It’s National Aboriginal Day, and so the media area talking about aboriginal issues, radio shows are interviewing First Nations people, and I’m sure the national news shows tonight will have features and interviews. And then tomorrow, we can all go back to ignoring the very big problem of a whole segment of Canadian society living in poverty, being denied the same levels of education and clean water as those of us covered by provincial feat have, and having to fight for their treaty rights in the courts.
As an immigrant to this country, I have none of the white guilt that some of the Canadian population have. And being as Canada is becoming more and more multicultural and recent immigrants are making up more and more of the population, white guilt will no longer be a deciding factor in the way non-aboriginal Canadians think about the aboriginal part of Canada. Some of us will have come from backgrounds even more disenfranchised than the First Nations of Canada are. My own ancestors were slaughtered, their lands taken, most of their writings destroyed, their history co-opted, and our names and language made as their own by another culture. Even though that was a millennium ago, the repercussions and rewriting of our history continued into the 20th century to the point that my grandparents said they never felt at home until they arrived on Canada’s shores. It didn’t help that the Japanese during WWII forced them out of their home, and the Burmese Junta took their property after the war ended. Having citizenship yet being nomadic in a country that’s taken you in as war refugees makes one feel lost, I would think. When I lost my own personal identity through brain injury, having a precarious group identity made that loss so much harder. But I was at least able to hold fast to my Canadian identity, a newish one to my family.
The world has always been in flux. Tribes become countries become empires and then are wiped off the map. Entire cultural groups disappear through the hostile actions of other cultural groups. People intermarry, and the “pure” ones from each tribe become furious. Racism and suspicion of the other is not confined to North America or the “white” people. But one of the remarkable features of Canada – and the one that made my grandparents finally feel that they belonged – is the way enemies have learnt the peaceful art of negotiation and have learnt how to live together in a way that flourishes us all.
Unfortunately, no one has had the courage to bring that to the relationship between the First Nations of Canada and the government of Canada. Every now and then, the fractiousness reaches a tidal wave, everyone gets angsty and angry, vast swathes of newspaper print is spilled in covering the tense situation, TV cameras race enthusiastically to the scene, and then something happens to soothe the waters, and we go back to the way it’s been.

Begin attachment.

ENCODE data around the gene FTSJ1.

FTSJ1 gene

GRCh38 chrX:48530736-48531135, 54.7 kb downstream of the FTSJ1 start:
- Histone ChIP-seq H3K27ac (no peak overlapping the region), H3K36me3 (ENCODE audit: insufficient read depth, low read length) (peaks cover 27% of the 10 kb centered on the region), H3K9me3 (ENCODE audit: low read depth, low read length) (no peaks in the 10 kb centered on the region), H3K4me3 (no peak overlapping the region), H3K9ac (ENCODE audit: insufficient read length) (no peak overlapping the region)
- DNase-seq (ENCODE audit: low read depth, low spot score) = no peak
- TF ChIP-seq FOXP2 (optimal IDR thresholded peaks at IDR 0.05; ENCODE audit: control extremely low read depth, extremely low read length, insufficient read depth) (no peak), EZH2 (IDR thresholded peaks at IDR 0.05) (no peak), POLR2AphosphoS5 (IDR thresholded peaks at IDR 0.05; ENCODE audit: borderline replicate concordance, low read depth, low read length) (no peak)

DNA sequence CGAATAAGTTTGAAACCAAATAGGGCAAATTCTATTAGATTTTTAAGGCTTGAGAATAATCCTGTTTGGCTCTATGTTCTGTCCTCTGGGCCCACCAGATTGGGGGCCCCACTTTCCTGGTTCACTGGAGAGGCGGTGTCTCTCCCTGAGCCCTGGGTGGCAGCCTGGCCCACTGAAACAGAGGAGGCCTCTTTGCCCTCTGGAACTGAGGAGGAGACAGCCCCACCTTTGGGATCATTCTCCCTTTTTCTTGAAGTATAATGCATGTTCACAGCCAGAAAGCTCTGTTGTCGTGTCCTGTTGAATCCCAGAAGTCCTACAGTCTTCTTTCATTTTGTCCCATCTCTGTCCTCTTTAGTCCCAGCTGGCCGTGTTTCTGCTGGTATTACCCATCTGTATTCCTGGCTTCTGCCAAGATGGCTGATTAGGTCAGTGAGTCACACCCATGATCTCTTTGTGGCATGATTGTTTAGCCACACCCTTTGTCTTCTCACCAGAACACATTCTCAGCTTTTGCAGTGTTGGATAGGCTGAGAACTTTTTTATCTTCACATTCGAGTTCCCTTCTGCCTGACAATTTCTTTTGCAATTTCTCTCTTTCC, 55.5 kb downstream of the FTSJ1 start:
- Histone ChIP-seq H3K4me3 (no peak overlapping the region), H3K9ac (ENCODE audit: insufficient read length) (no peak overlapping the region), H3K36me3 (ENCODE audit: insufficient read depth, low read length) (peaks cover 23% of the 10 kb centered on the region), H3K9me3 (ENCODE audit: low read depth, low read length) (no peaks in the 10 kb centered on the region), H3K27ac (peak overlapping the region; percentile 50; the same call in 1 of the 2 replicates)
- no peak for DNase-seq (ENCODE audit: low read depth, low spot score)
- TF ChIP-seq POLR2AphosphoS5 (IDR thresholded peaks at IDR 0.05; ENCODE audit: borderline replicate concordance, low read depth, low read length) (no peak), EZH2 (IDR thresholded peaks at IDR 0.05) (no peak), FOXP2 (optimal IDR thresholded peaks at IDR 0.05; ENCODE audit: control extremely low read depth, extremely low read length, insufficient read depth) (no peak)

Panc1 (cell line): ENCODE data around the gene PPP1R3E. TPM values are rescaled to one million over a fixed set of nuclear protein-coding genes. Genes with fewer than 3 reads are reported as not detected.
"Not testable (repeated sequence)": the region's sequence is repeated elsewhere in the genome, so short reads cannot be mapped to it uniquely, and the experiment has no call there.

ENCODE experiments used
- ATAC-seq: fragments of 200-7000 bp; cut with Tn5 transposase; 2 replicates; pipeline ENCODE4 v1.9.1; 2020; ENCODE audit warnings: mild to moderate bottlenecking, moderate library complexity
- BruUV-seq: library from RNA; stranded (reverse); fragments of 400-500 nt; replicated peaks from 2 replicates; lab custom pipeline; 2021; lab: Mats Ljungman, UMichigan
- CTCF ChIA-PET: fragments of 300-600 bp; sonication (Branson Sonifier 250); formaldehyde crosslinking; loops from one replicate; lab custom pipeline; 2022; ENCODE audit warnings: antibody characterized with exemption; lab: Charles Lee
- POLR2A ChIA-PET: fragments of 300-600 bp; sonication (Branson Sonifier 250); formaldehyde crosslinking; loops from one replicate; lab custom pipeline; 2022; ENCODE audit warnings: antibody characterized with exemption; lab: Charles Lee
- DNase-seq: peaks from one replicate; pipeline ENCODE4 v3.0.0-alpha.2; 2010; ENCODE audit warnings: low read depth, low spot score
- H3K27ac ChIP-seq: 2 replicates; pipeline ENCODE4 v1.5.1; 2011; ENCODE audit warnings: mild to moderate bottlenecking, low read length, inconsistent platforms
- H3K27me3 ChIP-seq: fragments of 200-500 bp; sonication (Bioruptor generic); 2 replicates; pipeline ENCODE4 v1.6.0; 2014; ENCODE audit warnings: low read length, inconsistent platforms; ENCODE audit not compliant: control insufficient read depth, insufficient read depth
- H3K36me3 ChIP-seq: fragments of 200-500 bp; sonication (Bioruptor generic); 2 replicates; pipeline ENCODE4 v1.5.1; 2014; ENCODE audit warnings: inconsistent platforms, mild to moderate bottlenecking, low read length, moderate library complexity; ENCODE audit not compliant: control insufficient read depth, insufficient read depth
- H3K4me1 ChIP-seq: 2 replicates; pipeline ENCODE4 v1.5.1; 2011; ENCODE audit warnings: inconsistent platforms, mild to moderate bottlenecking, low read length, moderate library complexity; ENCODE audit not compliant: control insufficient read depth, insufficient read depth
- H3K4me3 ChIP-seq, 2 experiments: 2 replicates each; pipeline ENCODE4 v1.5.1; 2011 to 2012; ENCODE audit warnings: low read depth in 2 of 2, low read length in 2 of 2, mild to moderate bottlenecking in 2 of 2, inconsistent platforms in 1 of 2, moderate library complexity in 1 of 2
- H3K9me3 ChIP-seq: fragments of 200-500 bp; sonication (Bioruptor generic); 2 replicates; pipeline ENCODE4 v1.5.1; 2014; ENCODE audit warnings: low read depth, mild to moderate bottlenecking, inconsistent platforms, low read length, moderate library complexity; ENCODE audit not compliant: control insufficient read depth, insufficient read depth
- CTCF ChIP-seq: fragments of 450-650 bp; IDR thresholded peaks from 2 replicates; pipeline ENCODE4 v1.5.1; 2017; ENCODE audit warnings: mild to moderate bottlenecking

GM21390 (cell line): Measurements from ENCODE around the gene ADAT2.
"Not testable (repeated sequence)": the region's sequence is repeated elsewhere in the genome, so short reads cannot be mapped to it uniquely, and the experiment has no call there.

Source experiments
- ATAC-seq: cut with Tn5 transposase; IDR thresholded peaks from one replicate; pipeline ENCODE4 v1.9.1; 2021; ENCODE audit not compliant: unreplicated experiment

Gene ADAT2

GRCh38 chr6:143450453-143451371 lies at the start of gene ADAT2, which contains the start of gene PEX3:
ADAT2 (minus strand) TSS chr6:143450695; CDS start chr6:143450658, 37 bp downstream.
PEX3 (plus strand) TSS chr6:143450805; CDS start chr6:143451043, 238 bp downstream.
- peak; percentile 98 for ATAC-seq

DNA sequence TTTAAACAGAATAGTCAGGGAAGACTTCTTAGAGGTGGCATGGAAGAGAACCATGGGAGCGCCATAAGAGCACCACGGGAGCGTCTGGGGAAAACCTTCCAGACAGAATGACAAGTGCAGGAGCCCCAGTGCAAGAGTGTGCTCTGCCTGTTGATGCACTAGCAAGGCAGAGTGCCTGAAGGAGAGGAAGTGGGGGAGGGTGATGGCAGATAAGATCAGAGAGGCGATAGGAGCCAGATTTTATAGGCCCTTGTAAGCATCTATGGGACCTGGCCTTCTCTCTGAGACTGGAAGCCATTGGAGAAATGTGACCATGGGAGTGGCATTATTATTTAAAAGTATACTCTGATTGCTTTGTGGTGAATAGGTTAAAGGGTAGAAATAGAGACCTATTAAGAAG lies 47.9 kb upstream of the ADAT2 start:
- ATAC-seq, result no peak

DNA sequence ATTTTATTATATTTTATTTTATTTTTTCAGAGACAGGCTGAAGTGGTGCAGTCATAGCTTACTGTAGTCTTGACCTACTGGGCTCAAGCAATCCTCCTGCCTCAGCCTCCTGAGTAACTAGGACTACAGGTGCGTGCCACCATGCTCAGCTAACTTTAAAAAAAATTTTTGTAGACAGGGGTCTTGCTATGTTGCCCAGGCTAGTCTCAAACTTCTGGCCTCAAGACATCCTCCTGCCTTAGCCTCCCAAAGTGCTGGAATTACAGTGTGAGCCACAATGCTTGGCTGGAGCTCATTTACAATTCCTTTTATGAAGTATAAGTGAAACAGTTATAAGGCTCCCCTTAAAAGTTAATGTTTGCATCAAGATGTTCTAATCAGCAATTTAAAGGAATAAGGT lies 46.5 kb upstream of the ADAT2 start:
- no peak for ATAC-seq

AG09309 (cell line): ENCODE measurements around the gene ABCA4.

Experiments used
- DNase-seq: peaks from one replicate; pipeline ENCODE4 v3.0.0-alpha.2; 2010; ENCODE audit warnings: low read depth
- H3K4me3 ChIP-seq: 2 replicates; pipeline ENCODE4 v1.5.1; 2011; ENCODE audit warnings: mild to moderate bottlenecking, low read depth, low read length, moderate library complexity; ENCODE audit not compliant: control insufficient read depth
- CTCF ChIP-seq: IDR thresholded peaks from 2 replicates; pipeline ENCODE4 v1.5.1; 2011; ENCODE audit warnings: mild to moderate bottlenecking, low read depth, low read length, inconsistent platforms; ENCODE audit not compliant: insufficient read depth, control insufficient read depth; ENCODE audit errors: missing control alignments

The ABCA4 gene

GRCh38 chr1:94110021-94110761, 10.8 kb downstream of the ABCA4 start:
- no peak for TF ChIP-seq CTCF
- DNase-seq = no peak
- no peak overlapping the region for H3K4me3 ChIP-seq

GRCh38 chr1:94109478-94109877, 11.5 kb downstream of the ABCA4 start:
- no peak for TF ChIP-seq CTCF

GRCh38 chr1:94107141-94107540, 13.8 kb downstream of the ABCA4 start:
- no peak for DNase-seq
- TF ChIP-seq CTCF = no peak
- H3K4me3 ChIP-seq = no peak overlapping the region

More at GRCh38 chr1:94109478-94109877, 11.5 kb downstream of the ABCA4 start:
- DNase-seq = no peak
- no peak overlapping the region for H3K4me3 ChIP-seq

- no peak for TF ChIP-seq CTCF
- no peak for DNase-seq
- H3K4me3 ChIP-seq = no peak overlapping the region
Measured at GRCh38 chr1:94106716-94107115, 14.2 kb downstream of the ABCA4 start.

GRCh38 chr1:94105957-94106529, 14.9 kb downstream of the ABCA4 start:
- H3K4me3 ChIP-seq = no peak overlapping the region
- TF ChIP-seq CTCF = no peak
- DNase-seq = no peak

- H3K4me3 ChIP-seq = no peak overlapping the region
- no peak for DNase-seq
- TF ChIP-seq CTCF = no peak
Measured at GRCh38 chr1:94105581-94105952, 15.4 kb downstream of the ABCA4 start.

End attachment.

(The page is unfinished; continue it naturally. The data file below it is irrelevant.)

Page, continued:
I was struck listening to a Cross Country Checkup episode Rex Murphy held in Inuvik a couple of weeks ago, about how little we know about the North, about the way of life in the frigid climes of Canada, about how people relate differently in the small populations of the North than in big city Toronto (I loved, loved how the guests personally knew the members of the audience), about the issues they face. But most of all, I was struck by how piss poor a job the media do in telling us the stories from north of 60 and what they are doing to better their lives. (This is why I follow several people on Twitter who live in the territories.) In the same way, the media suck at relating to us the stories of the Inuit and First Nations on reserves, in their territories, and in the cities, beyond the ones that are dramatic enough to make the news. This is bad because we are a northern nation whose sovereignty depends on the people who live in the Arctic, and we need to be and feel connected to them. And we are a nation which includes aboriginals, and we need to be and feel connected to them too. The only way to do that is to be exposed to their everyday lives not just the dramatic camera-hogging instances of them.
When everyone became concerned about Chief Theresa Spence and persuaded her to stop her hunger strike because she had achieved what she had set out to do, I was skeptical. She had achieved one meeting between Prime Minister Stephen Harper and the chiefs. Big whoop. I figured the chances of that promised second meeting happening once she’d stopped her hunger strike (fast, whatever), were between zero and nil. It was about the same as the meeting he had apparently promised the year before. It didn’t happen until she and a few others went on their hunger strike. I have not heard of that second meeting happening this year. Did it happen, and I missed the announcement? Have any of the 13 commitments been enacted?
Unless and until the media post journalists permanently to report on the north and, as well, post journalists permanently to report on aboriginal affairs – not just when things hit a crisis point – then the government will continue to make small gestures, as I understand that they’re doing, but the big issues will continue to be fought in the courts. And tense stand-offs will continue to pop up. It’s only when peoples from all parts of Canada feel connected through continual exposure will things change permanently.